If you want students to learn, they need to feel they belong
Updated: Dec 10, 2019
When it comes to understanding the connection between emotion and memory, poet and author Maya Angelou’s words sum it up well: “I've learned that people will forget what you said, people will forget what you did, but people will never forget how you made them feel.”
Research reveals the same. We remember what stirs emotion in us and when students feel good at school, they do better because, as Louis Cozolino explains in Nine Things Educators Need to Know about the Brain, our brains are social. “Close supportive relationships stimulate positive emotions, neuroplasticity and learning.” Good relationships matter: They create a culture and climate where everyone belongs—feels accepted, valued and included.
As an education system, we do this better in primary schools, but it is often overlooked in secondary schools at a time when young brains are hitting adolescence and more sensitive than ever to wanting to belong. Schools that prioritise creating a sense of belonging for all its students are great schools and better places to learn. Leaders should take a calculated approach ensuring that this happens.
Know the research
Cognitive scientists explain that belonging is important because when we belong, we feel safe, and a safe brain is ready to learn. On the other hand, when the amygdala , the part of the brain responsible for regulating stress, feels threatened or is on high alert, information is then blocked from freely entering areas of higher cognitive memory consolidation and storage.
A safe brain allows for a growth mindset and better executive function, which means being better able to make mistakes/take academic risks; having a higher level of self-efficacy (more willing to set higher goals, etc); and practising more self control, which results in less conflict. We are also better able to persevere and think hard about tasks.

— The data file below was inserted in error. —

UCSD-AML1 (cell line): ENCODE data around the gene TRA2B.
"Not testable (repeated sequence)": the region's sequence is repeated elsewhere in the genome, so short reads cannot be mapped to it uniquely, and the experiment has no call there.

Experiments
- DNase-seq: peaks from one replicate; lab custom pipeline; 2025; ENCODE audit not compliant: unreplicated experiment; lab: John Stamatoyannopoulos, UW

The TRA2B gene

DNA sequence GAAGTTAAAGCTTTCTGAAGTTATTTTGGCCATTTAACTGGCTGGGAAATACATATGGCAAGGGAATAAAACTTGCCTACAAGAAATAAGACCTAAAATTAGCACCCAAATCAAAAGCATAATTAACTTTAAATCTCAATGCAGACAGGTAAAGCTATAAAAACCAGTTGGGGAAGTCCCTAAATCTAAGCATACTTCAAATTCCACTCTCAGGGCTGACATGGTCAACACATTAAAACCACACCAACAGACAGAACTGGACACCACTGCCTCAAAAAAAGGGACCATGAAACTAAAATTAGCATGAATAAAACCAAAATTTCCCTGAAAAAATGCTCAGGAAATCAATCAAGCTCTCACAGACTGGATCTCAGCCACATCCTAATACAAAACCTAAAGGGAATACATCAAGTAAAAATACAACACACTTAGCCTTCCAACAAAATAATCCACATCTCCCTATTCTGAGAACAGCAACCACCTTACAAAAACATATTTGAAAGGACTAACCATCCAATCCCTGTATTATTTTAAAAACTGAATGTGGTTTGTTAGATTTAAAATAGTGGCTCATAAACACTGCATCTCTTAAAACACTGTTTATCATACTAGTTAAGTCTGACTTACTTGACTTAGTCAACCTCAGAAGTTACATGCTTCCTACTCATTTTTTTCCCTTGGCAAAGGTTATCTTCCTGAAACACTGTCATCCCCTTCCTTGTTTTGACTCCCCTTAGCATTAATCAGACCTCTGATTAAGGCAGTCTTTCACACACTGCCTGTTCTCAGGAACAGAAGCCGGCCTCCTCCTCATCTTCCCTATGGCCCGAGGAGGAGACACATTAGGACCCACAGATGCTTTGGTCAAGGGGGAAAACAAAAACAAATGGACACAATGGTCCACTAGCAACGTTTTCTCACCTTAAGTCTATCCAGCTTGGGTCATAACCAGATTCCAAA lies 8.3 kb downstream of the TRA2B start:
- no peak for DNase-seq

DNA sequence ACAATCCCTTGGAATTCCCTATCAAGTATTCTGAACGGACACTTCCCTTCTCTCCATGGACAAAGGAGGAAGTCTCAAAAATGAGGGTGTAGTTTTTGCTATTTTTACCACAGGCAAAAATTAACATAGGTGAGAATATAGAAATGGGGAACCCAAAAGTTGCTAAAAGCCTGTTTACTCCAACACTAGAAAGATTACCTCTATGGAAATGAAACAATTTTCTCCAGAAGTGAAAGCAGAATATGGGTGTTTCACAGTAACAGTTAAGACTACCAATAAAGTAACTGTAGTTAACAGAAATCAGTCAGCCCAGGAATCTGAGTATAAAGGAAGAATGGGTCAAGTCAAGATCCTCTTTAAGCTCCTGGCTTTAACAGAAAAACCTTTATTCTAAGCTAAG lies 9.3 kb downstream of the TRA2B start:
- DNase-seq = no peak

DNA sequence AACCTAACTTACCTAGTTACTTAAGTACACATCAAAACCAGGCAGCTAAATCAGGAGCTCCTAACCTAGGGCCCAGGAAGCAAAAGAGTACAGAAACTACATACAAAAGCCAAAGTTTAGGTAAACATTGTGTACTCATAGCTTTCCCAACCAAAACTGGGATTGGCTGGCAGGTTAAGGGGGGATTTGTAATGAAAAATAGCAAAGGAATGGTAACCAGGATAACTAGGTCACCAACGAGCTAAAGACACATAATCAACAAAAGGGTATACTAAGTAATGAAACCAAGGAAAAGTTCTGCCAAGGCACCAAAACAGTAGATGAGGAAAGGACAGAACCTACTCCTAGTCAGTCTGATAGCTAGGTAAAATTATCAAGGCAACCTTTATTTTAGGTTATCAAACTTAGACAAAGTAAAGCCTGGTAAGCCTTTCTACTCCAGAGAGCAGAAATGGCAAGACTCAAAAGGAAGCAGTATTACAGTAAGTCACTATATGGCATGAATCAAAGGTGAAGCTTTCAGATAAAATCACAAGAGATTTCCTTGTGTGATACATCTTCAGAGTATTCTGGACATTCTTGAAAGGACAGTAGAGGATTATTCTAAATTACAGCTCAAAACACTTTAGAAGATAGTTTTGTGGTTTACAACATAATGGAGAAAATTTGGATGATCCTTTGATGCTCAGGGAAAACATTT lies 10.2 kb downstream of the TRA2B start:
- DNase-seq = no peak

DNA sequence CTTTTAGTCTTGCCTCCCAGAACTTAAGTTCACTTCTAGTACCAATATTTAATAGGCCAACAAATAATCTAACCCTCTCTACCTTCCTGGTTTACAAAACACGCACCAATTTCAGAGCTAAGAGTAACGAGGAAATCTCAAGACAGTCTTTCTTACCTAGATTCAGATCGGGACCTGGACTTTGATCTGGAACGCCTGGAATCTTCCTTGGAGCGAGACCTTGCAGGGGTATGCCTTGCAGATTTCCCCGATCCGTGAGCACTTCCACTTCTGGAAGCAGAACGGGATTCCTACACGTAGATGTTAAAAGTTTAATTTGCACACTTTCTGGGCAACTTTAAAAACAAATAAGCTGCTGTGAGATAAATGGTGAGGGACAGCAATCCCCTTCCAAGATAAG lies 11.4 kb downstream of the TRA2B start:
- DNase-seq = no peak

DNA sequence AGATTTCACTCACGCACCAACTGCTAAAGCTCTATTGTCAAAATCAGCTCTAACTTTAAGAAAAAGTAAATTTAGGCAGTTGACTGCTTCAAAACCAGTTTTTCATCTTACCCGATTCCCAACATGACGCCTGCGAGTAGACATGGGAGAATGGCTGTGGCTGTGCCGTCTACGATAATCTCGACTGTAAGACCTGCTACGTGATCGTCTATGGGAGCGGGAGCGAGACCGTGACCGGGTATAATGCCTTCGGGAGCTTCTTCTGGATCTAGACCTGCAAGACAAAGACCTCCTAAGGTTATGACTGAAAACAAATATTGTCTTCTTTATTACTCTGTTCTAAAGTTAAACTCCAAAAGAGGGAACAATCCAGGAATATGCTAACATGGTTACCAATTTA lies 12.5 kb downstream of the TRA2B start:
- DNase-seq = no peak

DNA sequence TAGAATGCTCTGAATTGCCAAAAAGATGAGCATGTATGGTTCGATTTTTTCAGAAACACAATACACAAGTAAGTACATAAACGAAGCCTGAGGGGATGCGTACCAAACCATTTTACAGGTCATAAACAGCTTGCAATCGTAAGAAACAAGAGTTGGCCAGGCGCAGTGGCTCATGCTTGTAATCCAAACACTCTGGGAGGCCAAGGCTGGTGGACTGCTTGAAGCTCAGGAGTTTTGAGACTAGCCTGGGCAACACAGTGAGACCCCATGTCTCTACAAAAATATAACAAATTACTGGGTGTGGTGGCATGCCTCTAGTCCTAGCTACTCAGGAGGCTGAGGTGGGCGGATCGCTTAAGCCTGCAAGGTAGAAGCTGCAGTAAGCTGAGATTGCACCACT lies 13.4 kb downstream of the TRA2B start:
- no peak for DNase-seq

A sense of belonging can be particularly elusive for those students who experience “stereotype threat” as members of historically marginalised or stereotyped groups, based on race, gender or class. They may also may feel anxious that they do not feel they belong to the larger group. Our need for belonging is often overlooked,” writes Ulrich Boster in Learn Better, “Part of the reason is that social cues are often subtle cues. They whisper instead of shout, and a feeling of togetherness, of social value, is typically indicated in all sorts of muted ways—accent, inflection, body position.”
Research, however, shows that educators can make changes to the environment and their teaching practices in order to create a sense of belonging, thus also reducing achievement gaps. Start by knowing the research so that you, as a leader, can confidently articulate that to your staff. Next step: audit your school.
Audit your school
Even without the research, educators know the value of relationships. It is the nuisances of ensuring that everyone belongs that is a bit more complex. “When people are uncertain about their belonging, they search for cues to help them determine if they fit in, if they are liked, and if they are valued and respected. This search for cues about belonging and related anxieties can deplete cognitive resources, and make students feel less motivated and engaged and unsafe,” according to the Mindset Scholars Network, a great resource for what they term the Belonging Mindset.
First, consider how much time your school spends on developing relationships or considering belonging. What systems do you have in place already to help students and teachers? Does everyone at the school have someone to go to or even relate to? How do you know? Consider using 360 degree audit tools to engage all stakeholders. Encourage staff to observe each other and survey students either in small groups or using quick online surveys. Likert statements like, “I like coming to school” or “I feel comfortable at school” reveal a lot about a child’s sense of belonging and can support schools to target student needs. The Search Institute offer free advice and sample surveys for students.